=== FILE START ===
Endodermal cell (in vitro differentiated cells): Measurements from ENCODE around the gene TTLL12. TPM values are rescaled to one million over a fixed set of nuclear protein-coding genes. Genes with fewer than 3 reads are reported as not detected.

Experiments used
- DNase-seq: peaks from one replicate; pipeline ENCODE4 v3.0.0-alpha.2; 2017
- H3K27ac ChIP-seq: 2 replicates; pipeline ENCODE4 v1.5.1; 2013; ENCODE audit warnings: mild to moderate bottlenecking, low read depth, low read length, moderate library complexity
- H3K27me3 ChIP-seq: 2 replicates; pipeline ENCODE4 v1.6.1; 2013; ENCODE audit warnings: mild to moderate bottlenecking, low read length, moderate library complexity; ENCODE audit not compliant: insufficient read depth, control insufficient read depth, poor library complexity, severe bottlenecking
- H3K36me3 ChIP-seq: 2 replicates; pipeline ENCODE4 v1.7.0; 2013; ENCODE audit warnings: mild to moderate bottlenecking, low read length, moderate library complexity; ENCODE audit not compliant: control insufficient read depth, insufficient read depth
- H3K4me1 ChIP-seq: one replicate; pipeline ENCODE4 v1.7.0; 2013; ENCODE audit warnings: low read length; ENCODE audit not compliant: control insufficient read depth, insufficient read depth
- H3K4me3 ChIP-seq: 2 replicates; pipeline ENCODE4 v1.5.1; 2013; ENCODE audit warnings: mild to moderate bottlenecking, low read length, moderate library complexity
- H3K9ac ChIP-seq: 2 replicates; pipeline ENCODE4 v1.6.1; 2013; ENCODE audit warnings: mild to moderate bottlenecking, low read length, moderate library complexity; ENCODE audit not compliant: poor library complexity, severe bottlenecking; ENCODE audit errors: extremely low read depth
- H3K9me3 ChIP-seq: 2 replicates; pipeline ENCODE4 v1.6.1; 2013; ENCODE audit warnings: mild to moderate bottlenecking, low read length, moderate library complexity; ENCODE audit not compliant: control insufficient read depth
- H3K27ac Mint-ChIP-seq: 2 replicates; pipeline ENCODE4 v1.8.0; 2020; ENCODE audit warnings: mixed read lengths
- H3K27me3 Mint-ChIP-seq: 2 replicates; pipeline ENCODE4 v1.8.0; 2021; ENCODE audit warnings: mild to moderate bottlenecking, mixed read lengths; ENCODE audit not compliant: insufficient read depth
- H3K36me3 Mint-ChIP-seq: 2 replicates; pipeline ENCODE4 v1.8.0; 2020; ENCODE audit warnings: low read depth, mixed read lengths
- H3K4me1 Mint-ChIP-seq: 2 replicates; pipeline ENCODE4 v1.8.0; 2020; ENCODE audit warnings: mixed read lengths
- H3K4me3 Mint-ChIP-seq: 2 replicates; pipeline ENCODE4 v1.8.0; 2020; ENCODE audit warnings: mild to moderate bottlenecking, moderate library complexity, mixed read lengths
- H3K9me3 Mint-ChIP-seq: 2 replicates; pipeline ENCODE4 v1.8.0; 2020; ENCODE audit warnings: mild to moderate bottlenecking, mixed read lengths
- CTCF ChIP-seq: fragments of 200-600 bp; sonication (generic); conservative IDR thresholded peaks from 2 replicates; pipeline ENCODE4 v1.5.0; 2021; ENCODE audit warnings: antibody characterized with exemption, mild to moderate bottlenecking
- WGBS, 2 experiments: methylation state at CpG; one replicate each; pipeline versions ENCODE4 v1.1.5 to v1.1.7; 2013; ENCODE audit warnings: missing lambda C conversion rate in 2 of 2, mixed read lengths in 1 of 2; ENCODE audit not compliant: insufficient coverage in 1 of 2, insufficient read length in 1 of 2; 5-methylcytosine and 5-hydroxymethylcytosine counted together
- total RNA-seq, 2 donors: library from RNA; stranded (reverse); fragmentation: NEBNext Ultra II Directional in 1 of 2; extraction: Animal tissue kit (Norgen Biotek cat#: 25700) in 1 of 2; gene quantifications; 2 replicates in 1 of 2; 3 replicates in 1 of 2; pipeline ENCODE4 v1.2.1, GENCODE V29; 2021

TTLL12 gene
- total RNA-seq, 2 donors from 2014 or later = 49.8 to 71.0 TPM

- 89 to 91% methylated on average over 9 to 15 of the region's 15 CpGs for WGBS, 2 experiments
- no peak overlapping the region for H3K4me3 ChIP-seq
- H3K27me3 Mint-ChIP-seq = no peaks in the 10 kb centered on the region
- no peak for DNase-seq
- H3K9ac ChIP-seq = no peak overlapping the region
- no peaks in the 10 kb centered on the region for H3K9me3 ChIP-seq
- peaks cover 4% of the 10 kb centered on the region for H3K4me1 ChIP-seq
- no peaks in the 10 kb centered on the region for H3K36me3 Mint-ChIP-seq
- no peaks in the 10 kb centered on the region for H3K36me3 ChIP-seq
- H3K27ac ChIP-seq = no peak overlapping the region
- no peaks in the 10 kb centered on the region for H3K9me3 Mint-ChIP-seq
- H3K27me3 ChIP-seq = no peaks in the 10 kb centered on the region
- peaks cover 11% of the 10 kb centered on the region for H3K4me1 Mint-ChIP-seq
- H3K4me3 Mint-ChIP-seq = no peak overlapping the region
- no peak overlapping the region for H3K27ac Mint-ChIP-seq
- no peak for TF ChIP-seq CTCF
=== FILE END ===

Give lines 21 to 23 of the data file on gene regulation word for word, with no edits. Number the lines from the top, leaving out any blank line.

- total RNA-seq, 2 donors from 2014 or later = 49.8 to 71.0 TPM

- 89 to 91% methylated on average over 9 to 15 of the region's 15 CpGs for WGBS, 2 experiments
- no peak overlapping the region for H3K4me3 ChIP-seq